As described above, when a carrier thus-prepared by infiltrating the filter 3 for fractionation with a precipitant for lipoproteins is used, lipoproteins other than HDL can quickly be separated from a biological fluid.

FIG. 7 is a view illustrating a pressure type integrated measuring device for a whole blood sample. The filter 3 fractionating and the working electrode 5 and reference electrode 6 in contact with this filter 3 are provided above an electrode supporting body 120. The reagent layer 7 is provided on the working electrode 5. The blood cell separating filter is provided in contact with the filterer 3 for fractionating so that a whole blood sample may be used. The sample injection valve 60 and the pressure pump connection valve 70 are incorporated in the valve supporting body 80 above the sample vessel. The sample injection valve 60 and the pressure pump connection valve 70 are connected to the sample vessel with the filter fixed on the supporting body 2 held therebetween. The micro pump 90 is connected to the pressure pump connection valve 70. The reagent layer 7 reacts with the sample for measurement and contributes to the measurement.

A sample for measurement is in the sample injection vessel 4. The sample is injected from the sample injection vessel 4 into the sample injecting section. When the micro pump is actuated for pressurizing, the sample, which is a biological fluid, circulates through the filter 3 for fractionation with lipoproteins other than HDL separated, and high density lipoproteins flows through the filter 3 for fractionation. The material as an object for measurement precipitated and separated in the sample fluid reacts with a reagent for reaction with the materials to be measured, with the result that an electric charge is generated on a surface of the working electrode 5. As a result, an interface potential on the working electrode 5 changes.

The filter 3 for fractionation is mainly made of a mixture of nitrocellulose and cellulose acetate, and the materials used have fine pores each having a diameter of 0.8 μm or below.

A commercially available filter products can be used as the blood cell separating filter. Any of cellulose, nylon, polysulfone, or the like can be used as a material for the filter 3.

A precipitant for lipoproteins other than HDL is infiltrated in this filter 3 for fractionation to form a carrier. The filter 3 for fractionation is used as a base material for a carrier. The carrier serves as a separation unit.

As described above, when a carrier thus-prepared by infiltrating the filter 3 for fractionation with a precipitant for lipoproteins is used, lipoproteins other than HDL can quickly be separated from a biological fluid.

FIG. 8 is a view illustrating a negative type integrated analysis device for a whole blood sample. The filter 3 for fractionation, the working electrode 5 contacting the filter 3, and the reference electrode 6 are provided above the electrode supporting body 120. A enzymatic reagent layer 7 is provided on the working electrode 5. The blood cell separating filter is provided in contact with the filterer 3 for fractionating so that a whole blood sample may be used. The micro pump 90 is connected to a lower portion of the enzymatic reagent layer 7.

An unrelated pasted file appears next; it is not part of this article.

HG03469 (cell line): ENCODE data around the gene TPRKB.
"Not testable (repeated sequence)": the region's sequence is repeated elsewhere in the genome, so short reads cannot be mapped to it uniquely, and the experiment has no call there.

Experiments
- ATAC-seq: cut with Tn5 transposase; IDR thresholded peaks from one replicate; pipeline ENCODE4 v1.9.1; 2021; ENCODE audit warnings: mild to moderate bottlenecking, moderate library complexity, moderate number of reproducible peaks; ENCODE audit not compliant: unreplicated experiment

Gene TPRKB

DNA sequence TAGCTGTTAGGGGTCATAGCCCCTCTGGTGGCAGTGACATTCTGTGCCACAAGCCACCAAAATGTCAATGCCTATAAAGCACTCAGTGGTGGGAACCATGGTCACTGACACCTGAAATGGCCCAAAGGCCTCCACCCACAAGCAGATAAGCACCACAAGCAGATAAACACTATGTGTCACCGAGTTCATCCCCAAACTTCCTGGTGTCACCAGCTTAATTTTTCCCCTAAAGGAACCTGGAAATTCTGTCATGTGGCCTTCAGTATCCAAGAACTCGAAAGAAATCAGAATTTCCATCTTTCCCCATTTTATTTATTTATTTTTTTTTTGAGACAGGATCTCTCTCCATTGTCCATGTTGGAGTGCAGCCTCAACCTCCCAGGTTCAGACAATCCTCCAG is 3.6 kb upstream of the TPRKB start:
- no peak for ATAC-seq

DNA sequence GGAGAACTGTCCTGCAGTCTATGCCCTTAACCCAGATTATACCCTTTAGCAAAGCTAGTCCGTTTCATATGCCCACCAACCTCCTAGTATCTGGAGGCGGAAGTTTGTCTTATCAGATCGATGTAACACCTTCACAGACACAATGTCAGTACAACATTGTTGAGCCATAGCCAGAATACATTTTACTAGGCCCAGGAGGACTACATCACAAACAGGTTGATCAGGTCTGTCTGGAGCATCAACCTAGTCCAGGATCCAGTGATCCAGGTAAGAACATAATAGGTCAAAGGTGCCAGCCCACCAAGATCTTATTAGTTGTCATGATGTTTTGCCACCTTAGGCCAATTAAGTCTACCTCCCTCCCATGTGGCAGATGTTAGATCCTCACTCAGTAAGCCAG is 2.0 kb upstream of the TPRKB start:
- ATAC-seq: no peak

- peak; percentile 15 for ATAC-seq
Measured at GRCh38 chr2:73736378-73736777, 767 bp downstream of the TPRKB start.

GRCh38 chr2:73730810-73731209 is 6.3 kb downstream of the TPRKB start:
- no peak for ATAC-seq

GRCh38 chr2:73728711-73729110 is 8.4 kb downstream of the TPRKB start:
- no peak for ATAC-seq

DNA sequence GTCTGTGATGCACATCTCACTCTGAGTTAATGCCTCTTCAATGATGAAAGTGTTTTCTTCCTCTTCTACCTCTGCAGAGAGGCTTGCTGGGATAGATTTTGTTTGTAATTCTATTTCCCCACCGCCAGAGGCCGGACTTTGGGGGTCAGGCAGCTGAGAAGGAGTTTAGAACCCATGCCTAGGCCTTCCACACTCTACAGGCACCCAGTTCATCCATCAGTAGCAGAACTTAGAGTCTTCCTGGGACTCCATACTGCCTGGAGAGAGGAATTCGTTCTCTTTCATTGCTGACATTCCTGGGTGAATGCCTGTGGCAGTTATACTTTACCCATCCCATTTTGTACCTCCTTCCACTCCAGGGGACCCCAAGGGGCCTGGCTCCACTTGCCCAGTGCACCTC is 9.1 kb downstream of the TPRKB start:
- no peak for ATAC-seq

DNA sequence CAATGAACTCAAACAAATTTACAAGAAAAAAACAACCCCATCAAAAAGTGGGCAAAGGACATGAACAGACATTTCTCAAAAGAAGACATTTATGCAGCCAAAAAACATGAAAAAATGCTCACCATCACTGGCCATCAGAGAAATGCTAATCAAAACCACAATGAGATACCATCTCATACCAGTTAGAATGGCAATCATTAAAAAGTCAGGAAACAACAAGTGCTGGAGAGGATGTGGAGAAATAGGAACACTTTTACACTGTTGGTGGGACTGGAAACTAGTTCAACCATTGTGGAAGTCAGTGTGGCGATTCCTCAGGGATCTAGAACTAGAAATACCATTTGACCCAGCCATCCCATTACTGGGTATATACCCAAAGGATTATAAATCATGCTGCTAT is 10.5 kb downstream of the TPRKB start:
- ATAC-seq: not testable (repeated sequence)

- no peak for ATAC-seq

The filter 3 for fractionation is mainly made of a mixture of nitrocellulose and cellulose acetate, and the materials used have fine pores each having a diameter of 0.8 μm or below.

A sample for measurement is in the sample injection vessel 4. The sample is injected from the sample injection vessel 4 into the filter. When the micro pump is actuated to generate a negative pressure, the sample, which is a biological fluid, circulates through the filter 3 for fractionation with lipoproteins other than HDL separated, and high density lipoproteins flows through the filter 3 for fractionation. The material as an object for measurement precipitated and separated in the sample fluid reacts with a reagent for reaction with the materials to be measured, with the result that an electric charge is generated on a surface of the working electrode 5. As a result, an interface potential on the working electrode 5 changes.

A commercially available filter products can be used as the blood cell separating filter. Any of cellulose, nylon, polysulfone, or the like can be used as a material for the filter 3.

A precipitant for lipoproteins other than HDL is infiltrated in this filter 3 for fractionation to form a carrier. The filter 3 for fractionation is used as a base material for a carrier. The carrier serves as a separation unit.

As described above, when a carrier thus-prepared by infiltrating the filter 3 for fractionation with a precipitant for lipoproteins is used, lipoproteins other than HDL can quickly be separated from a biological fluid.

Patent Citations
Cited PatentFiling datePublication dateApplicantTitle
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Non-Patent Citations
Reference
1European Patent Office, "European Search Report" for European Application No. 08 01 0052, Mar. 10, 2009, 9 pages.
Classifications
U.S. Classification530/359, 422/82.01, 530/412, 530/419
International ClassificationC07K1/30, C07K14/775
Cooperative ClassificationC07K1/34, C07K14/775, G01N33/92, C07K1/30
European ClassificationG01N33/92, C07K14/775, C07K1/30, C07K1/34
Legal Events
DateCodeEventDescription
Apr 23, 2014FPAYFee payment
Year of fee payment: 4
Jan 15, 2010ASAssignment
Owner name: HITACHI HIGH-TECHNOLOGIES CORPORATION, JAPAN
Free format text: ASSIGNMENT OF ASSIGNORS INTEREST;ASSIGNORS:YAMASHITA, KOTARO;MIYAKE, MASAFUMI;REEL/FRAME:023793/0764;SIGNING DATES FROM 20080607 TO 20080609